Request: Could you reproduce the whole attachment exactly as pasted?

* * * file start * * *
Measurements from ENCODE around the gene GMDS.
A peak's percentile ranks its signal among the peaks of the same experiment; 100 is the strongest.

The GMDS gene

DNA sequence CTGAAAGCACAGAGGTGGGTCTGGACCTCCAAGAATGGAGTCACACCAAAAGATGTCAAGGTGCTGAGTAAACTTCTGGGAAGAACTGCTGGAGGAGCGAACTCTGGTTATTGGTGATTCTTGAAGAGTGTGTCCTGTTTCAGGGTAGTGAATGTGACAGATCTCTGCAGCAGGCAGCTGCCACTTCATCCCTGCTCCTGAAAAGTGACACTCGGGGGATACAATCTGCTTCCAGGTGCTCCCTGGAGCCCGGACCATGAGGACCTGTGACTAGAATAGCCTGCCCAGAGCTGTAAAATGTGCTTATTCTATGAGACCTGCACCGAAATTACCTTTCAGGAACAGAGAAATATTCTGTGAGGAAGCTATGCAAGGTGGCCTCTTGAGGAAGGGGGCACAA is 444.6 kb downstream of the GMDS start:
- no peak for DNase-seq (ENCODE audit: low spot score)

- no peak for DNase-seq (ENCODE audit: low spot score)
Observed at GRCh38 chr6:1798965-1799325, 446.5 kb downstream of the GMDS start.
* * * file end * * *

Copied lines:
Measurements from ENCODE around the gene GMDS.
A peak's percentile ranks its signal among the peaks of the same experiment; 100 is the strongest.

The GMDS gene

DNA sequence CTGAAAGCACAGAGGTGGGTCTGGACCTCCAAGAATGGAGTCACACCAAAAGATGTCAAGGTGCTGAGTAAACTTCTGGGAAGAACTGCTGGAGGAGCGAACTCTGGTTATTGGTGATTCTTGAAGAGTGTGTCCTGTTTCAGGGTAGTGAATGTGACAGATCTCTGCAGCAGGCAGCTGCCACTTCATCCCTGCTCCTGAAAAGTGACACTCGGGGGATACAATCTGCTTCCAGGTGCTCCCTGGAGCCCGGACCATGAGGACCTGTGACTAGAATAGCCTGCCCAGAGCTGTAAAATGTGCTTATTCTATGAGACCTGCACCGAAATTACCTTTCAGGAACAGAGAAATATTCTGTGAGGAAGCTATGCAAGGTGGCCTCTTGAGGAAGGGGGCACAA is 444.6 kb downstream of the GMDS start:
- no peak for DNase-seq (ENCODE audit: low spot score)

- no peak for DNase-seq (ENCODE audit: low spot score)
Observed at GRCh38 chr6:1798965-1799325, 446.5 kb downstream of the GMDS start.